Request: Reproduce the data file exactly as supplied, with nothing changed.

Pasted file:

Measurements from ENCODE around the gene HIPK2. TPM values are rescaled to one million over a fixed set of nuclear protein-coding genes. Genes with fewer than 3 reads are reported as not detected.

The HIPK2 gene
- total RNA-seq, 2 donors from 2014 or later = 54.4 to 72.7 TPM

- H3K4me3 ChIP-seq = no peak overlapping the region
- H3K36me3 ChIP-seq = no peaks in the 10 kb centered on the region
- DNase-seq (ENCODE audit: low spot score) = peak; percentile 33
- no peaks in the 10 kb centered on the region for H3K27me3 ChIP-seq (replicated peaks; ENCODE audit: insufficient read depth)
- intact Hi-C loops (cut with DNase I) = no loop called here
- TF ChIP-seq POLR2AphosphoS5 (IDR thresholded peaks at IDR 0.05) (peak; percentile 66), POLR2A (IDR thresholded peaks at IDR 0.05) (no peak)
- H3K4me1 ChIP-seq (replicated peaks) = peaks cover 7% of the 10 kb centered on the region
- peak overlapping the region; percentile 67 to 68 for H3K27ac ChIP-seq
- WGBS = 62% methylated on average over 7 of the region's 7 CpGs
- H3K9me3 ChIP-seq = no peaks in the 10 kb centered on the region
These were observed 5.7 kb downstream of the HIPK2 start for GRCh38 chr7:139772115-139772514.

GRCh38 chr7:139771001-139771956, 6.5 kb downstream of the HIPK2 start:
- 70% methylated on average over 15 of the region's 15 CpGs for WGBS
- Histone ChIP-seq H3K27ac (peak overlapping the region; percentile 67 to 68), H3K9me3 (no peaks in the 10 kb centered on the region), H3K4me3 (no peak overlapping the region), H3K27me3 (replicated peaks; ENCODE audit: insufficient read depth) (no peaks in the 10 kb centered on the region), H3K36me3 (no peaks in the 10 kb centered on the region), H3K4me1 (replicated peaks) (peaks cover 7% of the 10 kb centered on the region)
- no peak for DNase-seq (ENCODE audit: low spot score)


Measurements from ENCODE around the gene HIPK2. TPM values are rescaled to one million over a fixed set of nuclear protein-coding genes. Genes with fewer than 3 reads are reported as not detected.

The HIPK2 gene
- total RNA-seq, 2 donors from 2014 or later = 54.4 to 72.7 TPM

- H3K4me3 ChIP-seq = no peak overlapping the region
- H3K36me3 ChIP-seq = no peaks in the 10 kb centered on the region
- DNase-seq (ENCODE audit: low spot score) = peak; percentile 33
- no peaks in the 10 kb centered on the region for H3K27me3 ChIP-seq (replicated peaks; ENCODE audit: insufficient read depth)
- intact Hi-C loops (cut with DNase I) = no loop called here
- TF ChIP-seq POLR2AphosphoS5 (IDR thresholded peaks at IDR 0.05) (peak; percentile 66), POLR2A (IDR thresholded peaks at IDR 0.05) (no peak)
- H3K4me1 ChIP-seq (replicated peaks) = peaks cover 7% of the 10 kb centered on the region
- peak overlapping the region; percentile 67 to 68 for H3K27ac ChIP-seq
- WGBS = 62% methylated on average over 7 of the region's 7 CpGs
- H3K9me3 ChIP-seq = no peaks in the 10 kb centered on the region
These were observed 5.7 kb downstream of the HIPK2 start for GRCh38 chr7:139772115-139772514.

GRCh38 chr7:139771001-139771956, 6.5 kb downstream of the HIPK2 start:
- 70% methylated on average over 15 of the region's 15 CpGs for WGBS
- Histone ChIP-seq H3K27ac (peak overlapping the region; percentile 67 to 68), H3K9me3 (no peaks in the 10 kb centered on the region), H3K4me3 (no peak overlapping the region), H3K27me3 (replicated peaks; ENCODE audit: insufficient read depth) (no peaks in the 10 kb centered on the region), H3K36me3 (no peaks in the 10 kb centered on the region), H3K4me1 (replicated peaks) (peaks cover 7% of the 10 kb centered on the region)
- no peak for DNase-seq (ENCODE audit: low spot score)